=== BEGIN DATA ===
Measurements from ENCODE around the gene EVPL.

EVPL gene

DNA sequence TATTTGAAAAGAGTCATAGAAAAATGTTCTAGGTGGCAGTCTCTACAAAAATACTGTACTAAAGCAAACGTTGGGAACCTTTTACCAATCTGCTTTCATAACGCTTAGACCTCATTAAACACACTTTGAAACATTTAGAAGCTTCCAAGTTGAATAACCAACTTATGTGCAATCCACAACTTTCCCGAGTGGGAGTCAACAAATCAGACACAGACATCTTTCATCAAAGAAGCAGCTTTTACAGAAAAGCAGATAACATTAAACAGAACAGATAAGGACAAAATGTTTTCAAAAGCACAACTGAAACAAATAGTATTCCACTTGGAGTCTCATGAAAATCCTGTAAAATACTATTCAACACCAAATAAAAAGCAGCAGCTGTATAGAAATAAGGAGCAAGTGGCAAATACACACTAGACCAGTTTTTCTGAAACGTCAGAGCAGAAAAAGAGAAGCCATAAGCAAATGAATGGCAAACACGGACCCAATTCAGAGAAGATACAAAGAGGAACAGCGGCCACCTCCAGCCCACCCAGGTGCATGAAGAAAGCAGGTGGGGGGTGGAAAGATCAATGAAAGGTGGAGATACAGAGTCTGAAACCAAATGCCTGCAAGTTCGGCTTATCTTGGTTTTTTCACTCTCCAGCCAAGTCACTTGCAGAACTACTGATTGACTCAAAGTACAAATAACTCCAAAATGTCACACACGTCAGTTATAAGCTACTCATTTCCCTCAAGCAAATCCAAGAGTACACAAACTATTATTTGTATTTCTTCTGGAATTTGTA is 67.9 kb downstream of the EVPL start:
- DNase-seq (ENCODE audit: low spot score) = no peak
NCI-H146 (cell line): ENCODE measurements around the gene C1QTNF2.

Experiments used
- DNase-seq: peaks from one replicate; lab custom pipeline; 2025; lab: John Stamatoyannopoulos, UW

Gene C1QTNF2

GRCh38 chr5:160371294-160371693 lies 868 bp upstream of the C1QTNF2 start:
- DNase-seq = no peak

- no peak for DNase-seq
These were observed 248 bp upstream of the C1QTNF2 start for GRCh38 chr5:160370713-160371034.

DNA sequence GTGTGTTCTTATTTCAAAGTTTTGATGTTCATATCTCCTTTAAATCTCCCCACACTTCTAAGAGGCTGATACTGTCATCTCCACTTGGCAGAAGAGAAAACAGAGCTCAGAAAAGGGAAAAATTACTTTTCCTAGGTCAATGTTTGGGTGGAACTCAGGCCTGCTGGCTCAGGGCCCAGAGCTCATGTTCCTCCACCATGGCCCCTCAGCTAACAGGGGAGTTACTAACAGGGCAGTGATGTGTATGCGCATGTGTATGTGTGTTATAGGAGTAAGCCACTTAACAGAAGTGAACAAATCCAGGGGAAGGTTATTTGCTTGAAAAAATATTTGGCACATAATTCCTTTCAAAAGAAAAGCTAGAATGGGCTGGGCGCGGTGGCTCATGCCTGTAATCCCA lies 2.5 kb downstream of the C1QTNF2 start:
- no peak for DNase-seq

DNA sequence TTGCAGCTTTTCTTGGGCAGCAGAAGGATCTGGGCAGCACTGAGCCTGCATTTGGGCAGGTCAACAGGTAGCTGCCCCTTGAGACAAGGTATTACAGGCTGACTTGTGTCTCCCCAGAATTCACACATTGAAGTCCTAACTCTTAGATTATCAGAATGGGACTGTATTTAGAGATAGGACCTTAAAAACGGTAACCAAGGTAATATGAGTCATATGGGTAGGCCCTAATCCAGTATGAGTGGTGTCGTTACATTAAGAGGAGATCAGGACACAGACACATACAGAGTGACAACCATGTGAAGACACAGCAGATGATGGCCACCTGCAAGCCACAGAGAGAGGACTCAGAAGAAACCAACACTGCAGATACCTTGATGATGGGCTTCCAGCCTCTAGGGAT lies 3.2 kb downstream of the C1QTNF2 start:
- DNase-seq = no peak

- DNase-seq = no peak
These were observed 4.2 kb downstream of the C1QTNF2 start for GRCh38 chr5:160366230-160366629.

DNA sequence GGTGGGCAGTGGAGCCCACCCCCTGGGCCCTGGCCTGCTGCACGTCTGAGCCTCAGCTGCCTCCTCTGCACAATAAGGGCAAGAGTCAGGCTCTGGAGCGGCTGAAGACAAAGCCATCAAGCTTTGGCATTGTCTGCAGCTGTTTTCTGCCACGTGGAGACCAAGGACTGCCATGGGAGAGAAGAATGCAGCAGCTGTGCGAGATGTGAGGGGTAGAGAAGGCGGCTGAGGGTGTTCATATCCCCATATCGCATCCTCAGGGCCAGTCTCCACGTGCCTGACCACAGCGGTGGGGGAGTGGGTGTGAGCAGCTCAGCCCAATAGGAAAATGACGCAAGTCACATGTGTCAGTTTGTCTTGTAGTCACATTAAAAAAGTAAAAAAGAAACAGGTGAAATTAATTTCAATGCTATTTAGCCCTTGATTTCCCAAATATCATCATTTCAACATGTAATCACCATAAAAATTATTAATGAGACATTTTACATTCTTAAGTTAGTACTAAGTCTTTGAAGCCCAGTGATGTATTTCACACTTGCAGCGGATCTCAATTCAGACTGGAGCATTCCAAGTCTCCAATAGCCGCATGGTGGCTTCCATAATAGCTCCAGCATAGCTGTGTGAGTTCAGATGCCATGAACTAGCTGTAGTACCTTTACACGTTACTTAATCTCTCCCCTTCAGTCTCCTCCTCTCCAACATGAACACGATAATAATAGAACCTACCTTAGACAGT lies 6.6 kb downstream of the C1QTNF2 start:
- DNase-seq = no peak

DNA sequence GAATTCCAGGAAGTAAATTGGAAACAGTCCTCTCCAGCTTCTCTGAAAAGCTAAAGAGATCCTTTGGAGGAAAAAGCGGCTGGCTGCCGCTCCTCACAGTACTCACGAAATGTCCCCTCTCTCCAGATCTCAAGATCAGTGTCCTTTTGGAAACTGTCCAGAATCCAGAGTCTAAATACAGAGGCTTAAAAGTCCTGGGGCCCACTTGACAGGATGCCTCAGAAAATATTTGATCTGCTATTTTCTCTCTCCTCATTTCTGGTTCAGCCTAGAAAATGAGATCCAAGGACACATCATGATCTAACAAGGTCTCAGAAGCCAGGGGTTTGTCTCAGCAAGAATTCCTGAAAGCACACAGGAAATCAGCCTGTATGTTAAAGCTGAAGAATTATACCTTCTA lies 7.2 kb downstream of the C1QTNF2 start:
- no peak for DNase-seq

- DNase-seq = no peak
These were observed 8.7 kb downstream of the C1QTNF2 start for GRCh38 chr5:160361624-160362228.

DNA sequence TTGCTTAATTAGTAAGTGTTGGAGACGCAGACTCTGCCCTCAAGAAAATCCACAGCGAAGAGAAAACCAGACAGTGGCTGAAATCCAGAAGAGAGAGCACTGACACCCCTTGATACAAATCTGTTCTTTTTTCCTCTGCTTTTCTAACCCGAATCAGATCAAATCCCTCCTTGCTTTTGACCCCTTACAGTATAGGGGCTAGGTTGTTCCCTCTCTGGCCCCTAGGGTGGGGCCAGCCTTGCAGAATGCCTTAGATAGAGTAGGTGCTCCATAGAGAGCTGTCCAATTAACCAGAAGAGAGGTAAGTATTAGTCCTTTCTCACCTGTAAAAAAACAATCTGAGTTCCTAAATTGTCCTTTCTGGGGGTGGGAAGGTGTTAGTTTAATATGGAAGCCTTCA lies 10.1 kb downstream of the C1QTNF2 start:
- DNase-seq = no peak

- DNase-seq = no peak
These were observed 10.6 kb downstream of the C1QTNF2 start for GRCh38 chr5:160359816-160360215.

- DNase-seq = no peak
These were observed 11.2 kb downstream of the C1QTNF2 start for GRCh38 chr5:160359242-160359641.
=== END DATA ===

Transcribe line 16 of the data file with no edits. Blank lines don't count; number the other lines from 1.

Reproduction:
- DNase-seq = no peak